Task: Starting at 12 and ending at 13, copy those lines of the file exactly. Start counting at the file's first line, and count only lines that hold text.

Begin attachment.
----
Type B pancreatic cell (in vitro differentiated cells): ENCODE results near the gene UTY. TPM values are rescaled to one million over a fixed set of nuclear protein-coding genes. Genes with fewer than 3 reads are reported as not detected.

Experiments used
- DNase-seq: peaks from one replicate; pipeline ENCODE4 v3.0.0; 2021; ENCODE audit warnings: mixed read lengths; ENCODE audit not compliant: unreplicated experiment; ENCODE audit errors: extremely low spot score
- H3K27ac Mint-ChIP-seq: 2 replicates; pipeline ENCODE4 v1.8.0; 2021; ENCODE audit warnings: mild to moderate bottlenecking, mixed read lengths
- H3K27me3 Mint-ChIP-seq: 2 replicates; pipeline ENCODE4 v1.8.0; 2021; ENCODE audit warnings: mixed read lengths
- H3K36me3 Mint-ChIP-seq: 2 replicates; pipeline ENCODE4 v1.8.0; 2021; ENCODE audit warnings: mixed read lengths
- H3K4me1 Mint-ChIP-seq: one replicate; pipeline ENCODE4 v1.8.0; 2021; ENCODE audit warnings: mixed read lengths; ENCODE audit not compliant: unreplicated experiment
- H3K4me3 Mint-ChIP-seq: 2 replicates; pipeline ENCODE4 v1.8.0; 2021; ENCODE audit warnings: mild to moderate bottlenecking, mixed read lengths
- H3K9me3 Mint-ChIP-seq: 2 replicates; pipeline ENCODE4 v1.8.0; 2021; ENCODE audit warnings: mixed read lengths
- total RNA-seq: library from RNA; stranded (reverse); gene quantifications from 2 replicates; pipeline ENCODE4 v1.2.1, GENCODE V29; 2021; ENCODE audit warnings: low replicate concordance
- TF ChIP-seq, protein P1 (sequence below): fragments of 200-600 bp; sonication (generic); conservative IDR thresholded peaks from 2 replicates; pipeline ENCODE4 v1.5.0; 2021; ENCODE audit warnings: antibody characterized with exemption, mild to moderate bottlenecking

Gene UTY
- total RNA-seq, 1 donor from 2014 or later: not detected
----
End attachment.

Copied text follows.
Gene UTY
- total RNA-seq, 1 donor from 2014 or later: not detected